A Movie A Day #57: Here Comes The Navy (1934, directed by Lloyd Bacon)


here_comes_the_navy_posterLisa asked me to review an old best picture nominee for today’s movie a day so I picked Here Comes The Navy, because hardly anyone has ever heard of it and I usually like old service comedies.

Chesty O’Connor (James Cagney) is a construction worker who thinks that he is tougher than anyone in the Navy.  When Chesty gets into a fight with Chief Petty Officer Biff Martin (Pat O’Brien), Chesty enlists in the Navy just to get on his nerves.  Chesty brings his friend Droopy (Frank McHugh) with him.  With Biff determined to force him out of the service, Chesty bristles against the rules of the Navy.  But then Chesty meets and falls in love with Dorothy (Gloria Stuart), Biff’s sister.  Chesty loses his bad attitude, proves that his shipmates can depend on him, saves Biff’s life when an airship landing goes wrong, and even gets to marry Biff’s sister.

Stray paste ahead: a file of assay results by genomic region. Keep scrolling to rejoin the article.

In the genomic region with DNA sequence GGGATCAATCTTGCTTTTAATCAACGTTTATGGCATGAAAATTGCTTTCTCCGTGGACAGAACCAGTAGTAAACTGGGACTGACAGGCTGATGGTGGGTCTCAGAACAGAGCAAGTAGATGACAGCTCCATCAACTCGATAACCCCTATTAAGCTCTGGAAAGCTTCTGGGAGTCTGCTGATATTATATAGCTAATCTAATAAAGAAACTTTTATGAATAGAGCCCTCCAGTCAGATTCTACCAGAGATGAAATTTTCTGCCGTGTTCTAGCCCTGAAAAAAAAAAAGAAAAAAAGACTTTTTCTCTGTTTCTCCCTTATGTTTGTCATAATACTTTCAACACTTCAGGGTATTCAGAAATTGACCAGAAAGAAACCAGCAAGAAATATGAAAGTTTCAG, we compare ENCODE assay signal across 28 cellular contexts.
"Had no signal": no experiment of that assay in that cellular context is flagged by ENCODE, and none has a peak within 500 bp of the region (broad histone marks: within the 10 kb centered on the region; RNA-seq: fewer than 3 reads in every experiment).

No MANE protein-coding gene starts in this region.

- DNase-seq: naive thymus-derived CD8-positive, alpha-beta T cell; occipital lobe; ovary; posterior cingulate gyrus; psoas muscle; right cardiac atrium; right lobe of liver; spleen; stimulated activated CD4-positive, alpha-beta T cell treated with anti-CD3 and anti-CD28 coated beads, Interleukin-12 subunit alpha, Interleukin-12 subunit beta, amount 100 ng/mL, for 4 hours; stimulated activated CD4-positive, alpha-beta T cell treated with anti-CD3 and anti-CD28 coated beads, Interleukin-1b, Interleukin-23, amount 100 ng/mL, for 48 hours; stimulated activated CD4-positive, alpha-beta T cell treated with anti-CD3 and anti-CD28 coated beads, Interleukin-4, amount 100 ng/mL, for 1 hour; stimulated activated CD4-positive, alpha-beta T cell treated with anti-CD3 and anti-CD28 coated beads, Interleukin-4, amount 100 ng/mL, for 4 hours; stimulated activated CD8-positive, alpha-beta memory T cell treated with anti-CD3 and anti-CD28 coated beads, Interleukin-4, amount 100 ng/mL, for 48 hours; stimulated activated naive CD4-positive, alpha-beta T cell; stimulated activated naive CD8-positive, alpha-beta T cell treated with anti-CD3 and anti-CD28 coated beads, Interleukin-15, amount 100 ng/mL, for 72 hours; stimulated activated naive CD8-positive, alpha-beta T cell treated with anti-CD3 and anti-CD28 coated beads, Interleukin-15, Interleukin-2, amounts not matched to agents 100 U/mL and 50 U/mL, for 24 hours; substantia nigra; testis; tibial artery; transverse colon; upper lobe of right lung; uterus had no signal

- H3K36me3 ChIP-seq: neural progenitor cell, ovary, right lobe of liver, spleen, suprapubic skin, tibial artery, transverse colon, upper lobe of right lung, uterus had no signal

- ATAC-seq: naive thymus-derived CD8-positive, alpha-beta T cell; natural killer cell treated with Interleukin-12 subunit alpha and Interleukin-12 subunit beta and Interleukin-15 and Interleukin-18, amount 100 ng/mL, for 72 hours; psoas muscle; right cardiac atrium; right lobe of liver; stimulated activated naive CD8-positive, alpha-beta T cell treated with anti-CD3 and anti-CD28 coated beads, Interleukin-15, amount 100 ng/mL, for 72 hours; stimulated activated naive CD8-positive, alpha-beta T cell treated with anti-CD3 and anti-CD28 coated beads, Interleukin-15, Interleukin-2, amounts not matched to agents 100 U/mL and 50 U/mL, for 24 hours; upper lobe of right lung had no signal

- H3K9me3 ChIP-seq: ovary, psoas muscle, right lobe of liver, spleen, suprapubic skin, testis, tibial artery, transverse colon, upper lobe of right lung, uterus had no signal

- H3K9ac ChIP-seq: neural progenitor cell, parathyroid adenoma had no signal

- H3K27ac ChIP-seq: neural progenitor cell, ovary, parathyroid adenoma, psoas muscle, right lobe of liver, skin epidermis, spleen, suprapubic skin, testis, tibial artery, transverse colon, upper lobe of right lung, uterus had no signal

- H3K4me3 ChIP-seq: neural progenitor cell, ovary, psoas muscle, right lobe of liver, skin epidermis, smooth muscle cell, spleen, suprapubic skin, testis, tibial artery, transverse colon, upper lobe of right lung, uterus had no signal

Here Comes The Navy is a typical 1930s service comedy, distinguished mostly by the wiseguy presence of James Cagney.  It is the type of movie where men have names like Chesty, Biff, and Droopy.  Warner Bros. made a hundred versions of this story and Here Comes The Navy was certainly one of them.

Here Comes The Navy was produced with the full cooperation of the U.S. Navy, so it’s not surprising that it feels like a recruiting film.  The sailors are all happy to do their bit to protect the American way of life and the commanding officers are all tough but fair.  The majority of the movie was filmed on the USS Arizona, which would be sunk seven years later during the Japanese attack on Pearl Harbor.  Here Comes The Navy also features some scenes shot on the USS Macon, an airship that would crash a year later.

It’s hard to guess how Here Comes The Navy came to be nominated for best picture.  It’s okay but, for the most part, it’s for James Cagney completists only.

 

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